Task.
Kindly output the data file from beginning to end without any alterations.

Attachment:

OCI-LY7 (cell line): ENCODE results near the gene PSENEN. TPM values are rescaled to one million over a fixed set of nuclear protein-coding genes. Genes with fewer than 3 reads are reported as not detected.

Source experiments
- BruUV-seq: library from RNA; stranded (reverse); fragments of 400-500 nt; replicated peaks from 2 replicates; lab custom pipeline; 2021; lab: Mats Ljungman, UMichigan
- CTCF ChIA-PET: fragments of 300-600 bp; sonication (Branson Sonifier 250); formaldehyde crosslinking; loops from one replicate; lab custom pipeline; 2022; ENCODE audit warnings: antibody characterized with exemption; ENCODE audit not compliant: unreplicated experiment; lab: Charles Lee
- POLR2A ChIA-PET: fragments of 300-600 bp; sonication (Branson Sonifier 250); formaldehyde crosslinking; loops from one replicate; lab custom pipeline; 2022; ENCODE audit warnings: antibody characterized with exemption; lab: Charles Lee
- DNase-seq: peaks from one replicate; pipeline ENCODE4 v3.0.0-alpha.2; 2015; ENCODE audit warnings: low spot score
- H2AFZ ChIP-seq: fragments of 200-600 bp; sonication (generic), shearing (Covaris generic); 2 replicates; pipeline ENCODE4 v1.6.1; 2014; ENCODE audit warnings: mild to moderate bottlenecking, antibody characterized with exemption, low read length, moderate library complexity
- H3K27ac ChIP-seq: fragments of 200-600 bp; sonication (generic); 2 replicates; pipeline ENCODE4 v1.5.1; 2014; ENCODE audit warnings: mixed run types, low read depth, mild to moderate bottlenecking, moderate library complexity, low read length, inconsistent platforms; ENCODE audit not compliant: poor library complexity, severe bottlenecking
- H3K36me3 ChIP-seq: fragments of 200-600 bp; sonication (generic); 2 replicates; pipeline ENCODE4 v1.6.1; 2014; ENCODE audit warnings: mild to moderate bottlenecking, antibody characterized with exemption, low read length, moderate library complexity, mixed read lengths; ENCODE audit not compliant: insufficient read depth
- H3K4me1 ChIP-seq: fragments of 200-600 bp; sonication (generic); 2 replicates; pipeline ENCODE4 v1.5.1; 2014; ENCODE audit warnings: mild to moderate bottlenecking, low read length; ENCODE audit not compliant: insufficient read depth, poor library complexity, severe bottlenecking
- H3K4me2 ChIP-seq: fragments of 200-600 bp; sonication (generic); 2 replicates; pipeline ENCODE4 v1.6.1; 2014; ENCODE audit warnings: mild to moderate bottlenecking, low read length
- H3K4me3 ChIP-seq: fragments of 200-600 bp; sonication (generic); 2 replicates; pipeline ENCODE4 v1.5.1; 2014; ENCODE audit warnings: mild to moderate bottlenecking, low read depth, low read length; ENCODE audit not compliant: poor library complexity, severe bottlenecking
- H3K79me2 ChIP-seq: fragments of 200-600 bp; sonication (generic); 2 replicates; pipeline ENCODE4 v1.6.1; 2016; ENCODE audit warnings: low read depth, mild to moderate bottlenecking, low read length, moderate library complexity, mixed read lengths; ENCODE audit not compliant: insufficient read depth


OCI-LY7 (cell line): ENCODE results near the gene PSENEN. TPM values are rescaled to one million over a fixed set of nuclear protein-coding genes. Genes with fewer than 3 reads are reported as not detected.

Source experiments
- BruUV-seq: library from RNA; stranded (reverse); fragments of 400-500 nt; replicated peaks from 2 replicates; lab custom pipeline; 2021; lab: Mats Ljungman, UMichigan
- CTCF ChIA-PET: fragments of 300-600 bp; sonication (Branson Sonifier 250); formaldehyde crosslinking; loops from one replicate; lab custom pipeline; 2022; ENCODE audit warnings: antibody characterized with exemption; ENCODE audit not compliant: unreplicated experiment; lab: Charles Lee
- POLR2A ChIA-PET: fragments of 300-600 bp; sonication (Branson Sonifier 250); formaldehyde crosslinking; loops from one replicate; lab custom pipeline; 2022; ENCODE audit warnings: antibody characterized with exemption; lab: Charles Lee
- DNase-seq: peaks from one replicate; pipeline ENCODE4 v3.0.0-alpha.2; 2015; ENCODE audit warnings: low spot score
- H2AFZ ChIP-seq: fragments of 200-600 bp; sonication (generic), shearing (Covaris generic); 2 replicates; pipeline ENCODE4 v1.6.1; 2014; ENCODE audit warnings: mild to moderate bottlenecking, antibody characterized with exemption, low read length, moderate library complexity
- H3K27ac ChIP-seq: fragments of 200-600 bp; sonication (generic); 2 replicates; pipeline ENCODE4 v1.5.1; 2014; ENCODE audit warnings: mixed run types, low read depth, mild to moderate bottlenecking, moderate library complexity, low read length, inconsistent platforms; ENCODE audit not compliant: poor library complexity, severe bottlenecking
- H3K36me3 ChIP-seq: fragments of 200-600 bp; sonication (generic); 2 replicates; pipeline ENCODE4 v1.6.1; 2014; ENCODE audit warnings: mild to moderate bottlenecking, antibody characterized with exemption, low read length, moderate library complexity, mixed read lengths; ENCODE audit not compliant: insufficient read depth
- H3K4me1 ChIP-seq: fragments of 200-600 bp; sonication (generic); 2 replicates; pipeline ENCODE4 v1.5.1; 2014; ENCODE audit warnings: mild to moderate bottlenecking, low read length; ENCODE audit not compliant: insufficient read depth, poor library complexity, severe bottlenecking
- H3K4me2 ChIP-seq: fragments of 200-600 bp; sonication (generic); 2 replicates; pipeline ENCODE4 v1.6.1; 2014; ENCODE audit warnings: mild to moderate bottlenecking, low read length
- H3K4me3 ChIP-seq: fragments of 200-600 bp; sonication (generic); 2 replicates; pipeline ENCODE4 v1.5.1; 2014; ENCODE audit warnings: mild to moderate bottlenecking, low read depth, low read length; ENCODE audit not compliant: poor library complexity, severe bottlenecking
- H3K79me2 ChIP-seq: fragments of 200-600 bp; sonication (generic); 2 replicates; pipeline ENCODE4 v1.6.1; 2016; ENCODE audit warnings: low read depth, mild to moderate bottlenecking, low read length, moderate library complexity, mixed read lengths; ENCODE audit not compliant: insufficient read depth